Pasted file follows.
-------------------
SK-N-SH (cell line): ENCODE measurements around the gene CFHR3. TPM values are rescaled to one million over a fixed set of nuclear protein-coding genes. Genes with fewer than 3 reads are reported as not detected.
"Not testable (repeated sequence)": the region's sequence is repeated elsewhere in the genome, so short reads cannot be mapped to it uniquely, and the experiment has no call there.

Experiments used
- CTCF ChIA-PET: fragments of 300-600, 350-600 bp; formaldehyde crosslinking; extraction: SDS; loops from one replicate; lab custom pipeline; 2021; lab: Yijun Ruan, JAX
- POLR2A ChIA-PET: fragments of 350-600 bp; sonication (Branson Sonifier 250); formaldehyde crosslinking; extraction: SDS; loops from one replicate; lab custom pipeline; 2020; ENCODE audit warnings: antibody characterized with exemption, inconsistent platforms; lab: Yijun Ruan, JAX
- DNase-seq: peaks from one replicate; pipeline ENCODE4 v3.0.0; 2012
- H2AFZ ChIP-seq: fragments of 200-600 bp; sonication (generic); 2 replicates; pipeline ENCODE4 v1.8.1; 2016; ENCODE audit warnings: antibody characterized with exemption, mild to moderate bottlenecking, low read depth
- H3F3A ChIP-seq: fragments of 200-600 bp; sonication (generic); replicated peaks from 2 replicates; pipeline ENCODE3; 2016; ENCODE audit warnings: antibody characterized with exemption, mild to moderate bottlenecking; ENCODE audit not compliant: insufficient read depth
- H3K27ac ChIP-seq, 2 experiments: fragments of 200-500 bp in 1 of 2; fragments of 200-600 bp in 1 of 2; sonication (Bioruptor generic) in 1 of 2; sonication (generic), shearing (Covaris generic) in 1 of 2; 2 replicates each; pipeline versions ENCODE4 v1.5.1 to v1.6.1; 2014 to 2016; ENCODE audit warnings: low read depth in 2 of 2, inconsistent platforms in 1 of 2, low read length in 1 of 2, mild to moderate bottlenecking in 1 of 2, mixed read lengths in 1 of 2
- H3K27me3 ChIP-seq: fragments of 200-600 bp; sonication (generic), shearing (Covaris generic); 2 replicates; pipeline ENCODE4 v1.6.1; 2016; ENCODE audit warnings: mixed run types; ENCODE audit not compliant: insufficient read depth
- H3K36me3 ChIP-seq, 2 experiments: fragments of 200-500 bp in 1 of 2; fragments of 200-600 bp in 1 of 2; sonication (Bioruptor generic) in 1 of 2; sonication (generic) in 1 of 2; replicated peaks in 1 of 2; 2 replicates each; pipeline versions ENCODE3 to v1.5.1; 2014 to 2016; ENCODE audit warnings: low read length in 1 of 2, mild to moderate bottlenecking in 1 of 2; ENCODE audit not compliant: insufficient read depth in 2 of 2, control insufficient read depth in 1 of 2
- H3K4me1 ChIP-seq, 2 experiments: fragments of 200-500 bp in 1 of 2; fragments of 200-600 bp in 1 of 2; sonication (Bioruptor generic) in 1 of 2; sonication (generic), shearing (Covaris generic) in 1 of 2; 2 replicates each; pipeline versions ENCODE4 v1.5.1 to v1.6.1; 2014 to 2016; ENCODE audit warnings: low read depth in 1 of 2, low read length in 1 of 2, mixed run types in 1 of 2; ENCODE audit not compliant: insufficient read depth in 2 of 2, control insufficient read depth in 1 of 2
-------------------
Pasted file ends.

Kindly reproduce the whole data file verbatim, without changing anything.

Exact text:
SK-N-SH (cell line): ENCODE measurements around the gene CFHR3. TPM values are rescaled to one million over a fixed set of nuclear protein-coding genes. Genes with fewer than 3 reads are reported as not detected.
"Not testable (repeated sequence)": the region's sequence is repeated elsewhere in the genome, so short reads cannot be mapped to it uniquely, and the experiment has no call there.

Experiments used
- CTCF ChIA-PET: fragments of 300-600, 350-600 bp; formaldehyde crosslinking; extraction: SDS; loops from one replicate; lab custom pipeline; 2021; lab: Yijun Ruan, JAX
- POLR2A ChIA-PET: fragments of 350-600 bp; sonication (Branson Sonifier 250); formaldehyde crosslinking; extraction: SDS; loops from one replicate; lab custom pipeline; 2020; ENCODE audit warnings: antibody characterized with exemption, inconsistent platforms; lab: Yijun Ruan, JAX
- DNase-seq: peaks from one replicate; pipeline ENCODE4 v3.0.0; 2012
- H2AFZ ChIP-seq: fragments of 200-600 bp; sonication (generic); 2 replicates; pipeline ENCODE4 v1.8.1; 2016; ENCODE audit warnings: antibody characterized with exemption, mild to moderate bottlenecking, low read depth
- H3F3A ChIP-seq: fragments of 200-600 bp; sonication (generic); replicated peaks from 2 replicates; pipeline ENCODE3; 2016; ENCODE audit warnings: antibody characterized with exemption, mild to moderate bottlenecking; ENCODE audit not compliant: insufficient read depth
- H3K27ac ChIP-seq, 2 experiments: fragments of 200-500 bp in 1 of 2; fragments of 200-600 bp in 1 of 2; sonication (Bioruptor generic) in 1 of 2; sonication (generic), shearing (Covaris generic) in 1 of 2; 2 replicates each; pipeline versions ENCODE4 v1.5.1 to v1.6.1; 2014 to 2016; ENCODE audit warnings: low read depth in 2 of 2, inconsistent platforms in 1 of 2, low read length in 1 of 2, mild to moderate bottlenecking in 1 of 2, mixed read lengths in 1 of 2
- H3K27me3 ChIP-seq: fragments of 200-600 bp; sonication (generic), shearing (Covaris generic); 2 replicates; pipeline ENCODE4 v1.6.1; 2016; ENCODE audit warnings: mixed run types; ENCODE audit not compliant: insufficient read depth
- H3K36me3 ChIP-seq, 2 experiments: fragments of 200-500 bp in 1 of 2; fragments of 200-600 bp in 1 of 2; sonication (Bioruptor generic) in 1 of 2; sonication (generic) in 1 of 2; replicated peaks in 1 of 2; 2 replicates each; pipeline versions ENCODE3 to v1.5.1; 2014 to 2016; ENCODE audit warnings: low read length in 1 of 2, mild to moderate bottlenecking in 1 of 2; ENCODE audit not compliant: insufficient read depth in 2 of 2, control insufficient read depth in 1 of 2
- H3K4me1 ChIP-seq, 2 experiments: fragments of 200-500 bp in 1 of 2; fragments of 200-600 bp in 1 of 2; sonication (Bioruptor generic) in 1 of 2; sonication (generic), shearing (Covaris generic) in 1 of 2; 2 replicates each; pipeline versions ENCODE4 v1.5.1 to v1.6.1; 2014 to 2016; ENCODE audit warnings: low read depth in 1 of 2, low read length in 1 of 2, mixed run types in 1 of 2; ENCODE audit not compliant: insufficient read depth in 2 of 2, control insufficient read depth in 1 of 2